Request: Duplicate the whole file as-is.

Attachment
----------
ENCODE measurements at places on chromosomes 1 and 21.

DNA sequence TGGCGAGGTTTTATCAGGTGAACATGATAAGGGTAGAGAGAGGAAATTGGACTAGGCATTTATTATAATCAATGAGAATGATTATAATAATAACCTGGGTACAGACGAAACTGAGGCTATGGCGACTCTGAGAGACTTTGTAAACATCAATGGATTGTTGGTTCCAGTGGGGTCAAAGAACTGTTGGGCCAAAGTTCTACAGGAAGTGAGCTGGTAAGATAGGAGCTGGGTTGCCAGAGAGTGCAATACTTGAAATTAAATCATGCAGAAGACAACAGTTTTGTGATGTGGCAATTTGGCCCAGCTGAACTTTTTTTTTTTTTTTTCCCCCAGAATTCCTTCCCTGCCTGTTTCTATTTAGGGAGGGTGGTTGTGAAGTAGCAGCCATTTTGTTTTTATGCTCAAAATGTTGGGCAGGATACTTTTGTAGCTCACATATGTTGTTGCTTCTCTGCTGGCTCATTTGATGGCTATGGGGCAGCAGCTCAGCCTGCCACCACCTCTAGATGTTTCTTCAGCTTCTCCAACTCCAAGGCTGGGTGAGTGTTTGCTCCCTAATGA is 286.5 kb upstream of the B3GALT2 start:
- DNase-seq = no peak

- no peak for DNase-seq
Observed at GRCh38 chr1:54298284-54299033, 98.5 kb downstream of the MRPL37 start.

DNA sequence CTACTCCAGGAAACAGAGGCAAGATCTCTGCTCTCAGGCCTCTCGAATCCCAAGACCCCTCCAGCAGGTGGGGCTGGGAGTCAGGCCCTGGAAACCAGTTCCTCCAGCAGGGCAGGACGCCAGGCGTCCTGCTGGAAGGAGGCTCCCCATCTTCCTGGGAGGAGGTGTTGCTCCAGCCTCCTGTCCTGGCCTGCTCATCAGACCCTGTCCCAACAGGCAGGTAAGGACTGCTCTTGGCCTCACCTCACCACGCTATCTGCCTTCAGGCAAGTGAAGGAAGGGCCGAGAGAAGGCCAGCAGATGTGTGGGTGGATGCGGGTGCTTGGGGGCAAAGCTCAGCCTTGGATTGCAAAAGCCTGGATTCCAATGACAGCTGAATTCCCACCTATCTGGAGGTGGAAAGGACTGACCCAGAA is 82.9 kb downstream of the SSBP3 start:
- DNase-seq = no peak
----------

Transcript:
ENCODE measurements at places on chromosomes 1 and 21.

DNA sequence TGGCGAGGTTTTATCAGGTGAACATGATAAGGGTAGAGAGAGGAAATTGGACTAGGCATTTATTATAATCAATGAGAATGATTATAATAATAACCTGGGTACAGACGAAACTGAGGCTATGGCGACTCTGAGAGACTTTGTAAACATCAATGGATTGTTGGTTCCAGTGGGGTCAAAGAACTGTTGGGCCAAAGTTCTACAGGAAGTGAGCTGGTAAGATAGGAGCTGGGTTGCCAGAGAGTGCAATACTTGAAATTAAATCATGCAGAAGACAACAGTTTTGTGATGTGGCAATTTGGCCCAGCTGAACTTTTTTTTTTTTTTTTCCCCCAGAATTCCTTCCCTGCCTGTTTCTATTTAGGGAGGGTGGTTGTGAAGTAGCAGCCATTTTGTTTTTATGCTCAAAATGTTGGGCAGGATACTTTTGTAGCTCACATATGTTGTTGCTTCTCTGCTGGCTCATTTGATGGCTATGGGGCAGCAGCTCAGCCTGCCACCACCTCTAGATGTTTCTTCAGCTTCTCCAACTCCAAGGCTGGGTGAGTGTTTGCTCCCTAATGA is 286.5 kb upstream of the B3GALT2 start:
- DNase-seq = no peak

- no peak for DNase-seq
Observed at GRCh38 chr1:54298284-54299033, 98.5 kb downstream of the MRPL37 start.

DNA sequence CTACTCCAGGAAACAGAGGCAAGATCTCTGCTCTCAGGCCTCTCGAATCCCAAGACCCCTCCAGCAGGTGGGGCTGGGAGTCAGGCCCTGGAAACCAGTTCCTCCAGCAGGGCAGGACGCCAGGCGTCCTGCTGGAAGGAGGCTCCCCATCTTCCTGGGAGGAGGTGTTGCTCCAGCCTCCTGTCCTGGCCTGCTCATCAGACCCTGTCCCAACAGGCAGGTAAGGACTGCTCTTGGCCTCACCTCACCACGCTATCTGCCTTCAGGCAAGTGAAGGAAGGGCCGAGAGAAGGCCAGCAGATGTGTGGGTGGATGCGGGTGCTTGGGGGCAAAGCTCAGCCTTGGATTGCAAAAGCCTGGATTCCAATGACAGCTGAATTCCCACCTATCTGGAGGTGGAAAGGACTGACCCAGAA is 82.9 kb downstream of the SSBP3 start:
- DNase-seq = no peak